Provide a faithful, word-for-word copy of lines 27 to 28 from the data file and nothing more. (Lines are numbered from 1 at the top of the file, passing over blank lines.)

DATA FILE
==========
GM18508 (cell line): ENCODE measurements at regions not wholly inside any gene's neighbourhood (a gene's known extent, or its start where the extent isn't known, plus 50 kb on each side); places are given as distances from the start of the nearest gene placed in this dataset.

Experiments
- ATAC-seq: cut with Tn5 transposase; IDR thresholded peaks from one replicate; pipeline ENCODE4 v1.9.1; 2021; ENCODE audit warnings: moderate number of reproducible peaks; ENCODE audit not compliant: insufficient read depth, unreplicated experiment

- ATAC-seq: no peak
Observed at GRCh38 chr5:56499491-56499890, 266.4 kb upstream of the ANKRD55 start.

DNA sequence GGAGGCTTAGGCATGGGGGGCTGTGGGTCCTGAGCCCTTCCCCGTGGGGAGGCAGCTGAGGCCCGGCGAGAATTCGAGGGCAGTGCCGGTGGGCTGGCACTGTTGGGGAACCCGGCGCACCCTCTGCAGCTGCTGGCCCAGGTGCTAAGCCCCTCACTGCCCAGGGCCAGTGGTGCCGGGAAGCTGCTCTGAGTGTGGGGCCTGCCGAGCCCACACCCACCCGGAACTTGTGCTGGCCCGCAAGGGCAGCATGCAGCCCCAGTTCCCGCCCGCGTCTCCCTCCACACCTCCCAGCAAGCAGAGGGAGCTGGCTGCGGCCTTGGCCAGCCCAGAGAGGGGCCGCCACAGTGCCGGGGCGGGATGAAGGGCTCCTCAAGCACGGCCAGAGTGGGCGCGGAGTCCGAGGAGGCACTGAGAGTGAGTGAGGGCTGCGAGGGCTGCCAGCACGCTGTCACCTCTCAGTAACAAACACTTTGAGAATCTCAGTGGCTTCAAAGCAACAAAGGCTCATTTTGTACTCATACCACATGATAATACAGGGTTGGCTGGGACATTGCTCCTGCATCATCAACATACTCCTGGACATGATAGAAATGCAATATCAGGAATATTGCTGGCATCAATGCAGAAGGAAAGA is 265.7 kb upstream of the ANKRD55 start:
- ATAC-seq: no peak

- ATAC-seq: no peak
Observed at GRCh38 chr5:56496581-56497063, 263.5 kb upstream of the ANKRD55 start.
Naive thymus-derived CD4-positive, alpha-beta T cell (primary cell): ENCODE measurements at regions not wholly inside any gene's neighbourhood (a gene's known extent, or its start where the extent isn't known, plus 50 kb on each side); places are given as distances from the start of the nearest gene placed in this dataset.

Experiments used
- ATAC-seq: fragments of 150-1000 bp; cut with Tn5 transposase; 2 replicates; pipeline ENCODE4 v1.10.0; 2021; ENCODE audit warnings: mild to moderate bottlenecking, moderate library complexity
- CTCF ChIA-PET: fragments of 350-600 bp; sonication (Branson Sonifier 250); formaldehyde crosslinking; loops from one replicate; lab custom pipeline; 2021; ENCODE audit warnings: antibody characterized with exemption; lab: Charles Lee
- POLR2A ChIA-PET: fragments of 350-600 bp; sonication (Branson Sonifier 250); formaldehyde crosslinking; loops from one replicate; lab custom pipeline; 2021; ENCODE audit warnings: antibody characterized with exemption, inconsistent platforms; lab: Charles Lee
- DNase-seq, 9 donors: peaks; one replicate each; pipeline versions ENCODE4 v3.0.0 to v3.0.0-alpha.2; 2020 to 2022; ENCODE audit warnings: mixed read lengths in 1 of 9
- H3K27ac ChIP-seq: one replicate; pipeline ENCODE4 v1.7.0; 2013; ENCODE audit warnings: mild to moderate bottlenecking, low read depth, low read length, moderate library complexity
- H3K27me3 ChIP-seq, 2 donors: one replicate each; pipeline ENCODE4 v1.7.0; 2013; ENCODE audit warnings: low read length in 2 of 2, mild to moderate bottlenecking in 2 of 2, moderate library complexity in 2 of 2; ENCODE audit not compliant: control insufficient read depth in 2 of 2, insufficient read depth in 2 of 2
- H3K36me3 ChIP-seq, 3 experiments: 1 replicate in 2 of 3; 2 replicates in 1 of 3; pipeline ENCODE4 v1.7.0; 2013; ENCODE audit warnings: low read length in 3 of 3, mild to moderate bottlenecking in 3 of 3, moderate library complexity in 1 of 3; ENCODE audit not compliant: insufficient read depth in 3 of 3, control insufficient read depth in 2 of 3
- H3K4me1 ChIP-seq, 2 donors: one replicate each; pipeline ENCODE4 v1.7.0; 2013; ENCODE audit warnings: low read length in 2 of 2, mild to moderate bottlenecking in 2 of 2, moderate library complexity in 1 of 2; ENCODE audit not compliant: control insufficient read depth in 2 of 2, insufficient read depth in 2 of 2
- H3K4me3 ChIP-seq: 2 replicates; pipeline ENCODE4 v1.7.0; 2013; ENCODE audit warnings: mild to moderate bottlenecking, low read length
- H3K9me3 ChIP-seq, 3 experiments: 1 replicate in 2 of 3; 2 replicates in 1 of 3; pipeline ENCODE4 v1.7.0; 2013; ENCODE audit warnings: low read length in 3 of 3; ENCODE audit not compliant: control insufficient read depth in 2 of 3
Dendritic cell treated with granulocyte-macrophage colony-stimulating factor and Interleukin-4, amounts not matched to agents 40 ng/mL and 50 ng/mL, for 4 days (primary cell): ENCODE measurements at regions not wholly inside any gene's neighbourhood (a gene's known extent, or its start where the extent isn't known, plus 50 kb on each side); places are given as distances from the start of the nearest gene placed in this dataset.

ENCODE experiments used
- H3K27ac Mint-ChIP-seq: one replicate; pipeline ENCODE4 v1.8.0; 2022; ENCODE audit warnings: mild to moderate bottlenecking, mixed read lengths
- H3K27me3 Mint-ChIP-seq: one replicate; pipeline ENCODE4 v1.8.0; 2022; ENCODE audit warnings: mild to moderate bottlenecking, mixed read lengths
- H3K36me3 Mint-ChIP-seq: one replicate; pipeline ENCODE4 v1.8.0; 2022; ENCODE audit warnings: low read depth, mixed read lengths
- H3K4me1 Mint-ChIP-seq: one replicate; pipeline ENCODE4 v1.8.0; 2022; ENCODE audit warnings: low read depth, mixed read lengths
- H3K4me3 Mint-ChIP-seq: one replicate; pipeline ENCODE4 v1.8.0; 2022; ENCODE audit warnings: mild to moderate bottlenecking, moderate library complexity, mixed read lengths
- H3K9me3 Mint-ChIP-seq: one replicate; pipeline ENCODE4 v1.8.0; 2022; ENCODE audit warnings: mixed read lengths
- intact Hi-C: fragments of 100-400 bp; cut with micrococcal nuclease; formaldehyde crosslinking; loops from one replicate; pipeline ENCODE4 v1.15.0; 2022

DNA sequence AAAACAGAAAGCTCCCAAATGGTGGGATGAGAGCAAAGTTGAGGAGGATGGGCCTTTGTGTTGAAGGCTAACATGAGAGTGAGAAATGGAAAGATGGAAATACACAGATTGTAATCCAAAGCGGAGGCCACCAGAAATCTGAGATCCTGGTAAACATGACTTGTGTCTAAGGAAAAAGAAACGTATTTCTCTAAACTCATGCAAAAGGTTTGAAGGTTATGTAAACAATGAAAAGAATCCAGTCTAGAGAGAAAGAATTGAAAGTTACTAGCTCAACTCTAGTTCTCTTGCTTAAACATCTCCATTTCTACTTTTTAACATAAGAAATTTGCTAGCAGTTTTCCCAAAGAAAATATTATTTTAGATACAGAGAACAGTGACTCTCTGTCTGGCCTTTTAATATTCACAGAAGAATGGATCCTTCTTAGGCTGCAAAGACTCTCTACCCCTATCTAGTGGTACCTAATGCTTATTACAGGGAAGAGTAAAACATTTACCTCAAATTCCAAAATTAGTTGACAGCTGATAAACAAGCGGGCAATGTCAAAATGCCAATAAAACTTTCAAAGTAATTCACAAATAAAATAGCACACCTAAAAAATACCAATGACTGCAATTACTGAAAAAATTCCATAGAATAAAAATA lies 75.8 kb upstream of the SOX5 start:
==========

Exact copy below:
- H3K4me1 Mint-ChIP-seq: one replicate; pipeline ENCODE4 v1.8.0; 2022; ENCODE audit warnings: low read depth, mixed read lengths
- H3K4me3 Mint-ChIP-seq: one replicate; pipeline ENCODE4 v1.8.0; 2022; ENCODE audit warnings: mild to moderate bottlenecking, moderate library complexity, mixed read lengths